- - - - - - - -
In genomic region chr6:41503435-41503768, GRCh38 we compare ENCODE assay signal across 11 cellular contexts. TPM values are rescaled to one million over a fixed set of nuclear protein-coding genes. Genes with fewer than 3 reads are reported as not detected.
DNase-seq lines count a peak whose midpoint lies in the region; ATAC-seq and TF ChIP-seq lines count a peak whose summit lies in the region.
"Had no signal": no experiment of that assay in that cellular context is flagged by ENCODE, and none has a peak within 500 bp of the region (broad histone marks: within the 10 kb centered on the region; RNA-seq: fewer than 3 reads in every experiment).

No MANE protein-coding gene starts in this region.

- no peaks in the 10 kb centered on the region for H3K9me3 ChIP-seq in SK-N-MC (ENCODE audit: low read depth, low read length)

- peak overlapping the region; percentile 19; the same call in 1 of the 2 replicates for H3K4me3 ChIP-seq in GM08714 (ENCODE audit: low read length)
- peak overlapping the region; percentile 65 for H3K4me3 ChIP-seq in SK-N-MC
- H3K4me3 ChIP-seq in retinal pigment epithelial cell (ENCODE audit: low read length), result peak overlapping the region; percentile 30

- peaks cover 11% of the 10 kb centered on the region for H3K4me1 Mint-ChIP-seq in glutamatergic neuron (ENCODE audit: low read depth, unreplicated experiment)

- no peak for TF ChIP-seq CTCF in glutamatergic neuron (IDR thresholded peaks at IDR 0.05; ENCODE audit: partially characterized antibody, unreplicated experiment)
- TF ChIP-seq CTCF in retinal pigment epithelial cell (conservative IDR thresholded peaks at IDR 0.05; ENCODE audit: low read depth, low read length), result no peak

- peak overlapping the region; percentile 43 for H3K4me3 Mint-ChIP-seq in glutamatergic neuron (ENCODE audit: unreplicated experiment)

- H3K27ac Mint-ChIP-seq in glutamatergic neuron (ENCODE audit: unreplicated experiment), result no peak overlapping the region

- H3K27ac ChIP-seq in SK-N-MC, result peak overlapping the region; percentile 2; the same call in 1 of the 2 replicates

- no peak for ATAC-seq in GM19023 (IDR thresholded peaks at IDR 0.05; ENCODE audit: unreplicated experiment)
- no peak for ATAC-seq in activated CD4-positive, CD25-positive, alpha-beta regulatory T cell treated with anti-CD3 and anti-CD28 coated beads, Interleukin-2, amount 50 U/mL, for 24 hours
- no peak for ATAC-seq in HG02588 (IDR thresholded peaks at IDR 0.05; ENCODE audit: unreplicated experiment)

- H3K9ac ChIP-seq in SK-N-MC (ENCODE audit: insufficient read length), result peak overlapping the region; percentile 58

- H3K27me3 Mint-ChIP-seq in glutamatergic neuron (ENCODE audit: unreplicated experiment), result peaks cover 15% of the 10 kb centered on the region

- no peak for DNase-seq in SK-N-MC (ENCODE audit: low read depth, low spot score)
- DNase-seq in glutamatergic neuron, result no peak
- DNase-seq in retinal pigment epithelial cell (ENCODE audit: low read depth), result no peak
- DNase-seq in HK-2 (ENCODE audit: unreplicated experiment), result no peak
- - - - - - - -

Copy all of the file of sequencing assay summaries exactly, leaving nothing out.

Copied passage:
In genomic region chr6:41503435-41503768, GRCh38 we compare ENCODE assay signal across 11 cellular contexts. TPM values are rescaled to one million over a fixed set of nuclear protein-coding genes. Genes with fewer than 3 reads are reported as not detected.
DNase-seq lines count a peak whose midpoint lies in the region; ATAC-seq and TF ChIP-seq lines count a peak whose summit lies in the region.
"Had no signal": no experiment of that assay in that cellular context is flagged by ENCODE, and none has a peak within 500 bp of the region (broad histone marks: within the 10 kb centered on the region; RNA-seq: fewer than 3 reads in every experiment).

No MANE protein-coding gene starts in this region.

- no peaks in the 10 kb centered on the region for H3K9me3 ChIP-seq in SK-N-MC (ENCODE audit: low read depth, low read length)

- peak overlapping the region; percentile 19; the same call in 1 of the 2 replicates for H3K4me3 ChIP-seq in GM08714 (ENCODE audit: low read length)
- peak overlapping the region; percentile 65 for H3K4me3 ChIP-seq in SK-N-MC
- H3K4me3 ChIP-seq in retinal pigment epithelial cell (ENCODE audit: low read length), result peak overlapping the region; percentile 30

- peaks cover 11% of the 10 kb centered on the region for H3K4me1 Mint-ChIP-seq in glutamatergic neuron (ENCODE audit: low read depth, unreplicated experiment)

- no peak for TF ChIP-seq CTCF in glutamatergic neuron (IDR thresholded peaks at IDR 0.05; ENCODE audit: partially characterized antibody, unreplicated experiment)
- TF ChIP-seq CTCF in retinal pigment epithelial cell (conservative IDR thresholded peaks at IDR 0.05; ENCODE audit: low read depth, low read length), result no peak

- peak overlapping the region; percentile 43 for H3K4me3 Mint-ChIP-seq in glutamatergic neuron (ENCODE audit: unreplicated experiment)

- H3K27ac Mint-ChIP-seq in glutamatergic neuron (ENCODE audit: unreplicated experiment), result no peak overlapping the region

- H3K27ac ChIP-seq in SK-N-MC, result peak overlapping the region; percentile 2; the same call in 1 of the 2 replicates

- no peak for ATAC-seq in GM19023 (IDR thresholded peaks at IDR 0.05; ENCODE audit: unreplicated experiment)
- no peak for ATAC-seq in activated CD4-positive, CD25-positive, alpha-beta regulatory T cell treated with anti-CD3 and anti-CD28 coated beads, Interleukin-2, amount 50 U/mL, for 24 hours
- no peak for ATAC-seq in HG02588 (IDR thresholded peaks at IDR 0.05; ENCODE audit: unreplicated experiment)

- H3K9ac ChIP-seq in SK-N-MC (ENCODE audit: insufficient read length), result peak overlapping the region; percentile 58

- H3K27me3 Mint-ChIP-seq in glutamatergic neuron (ENCODE audit: unreplicated experiment), result peaks cover 15% of the 10 kb centered on the region

- no peak for DNase-seq in SK-N-MC (ENCODE audit: low read depth, low spot score)
- DNase-seq in glutamatergic neuron, result no peak
- DNase-seq in retinal pigment epithelial cell (ENCODE audit: low read depth), result no peak
- DNase-seq in HK-2 (ENCODE audit: unreplicated experiment), result no peak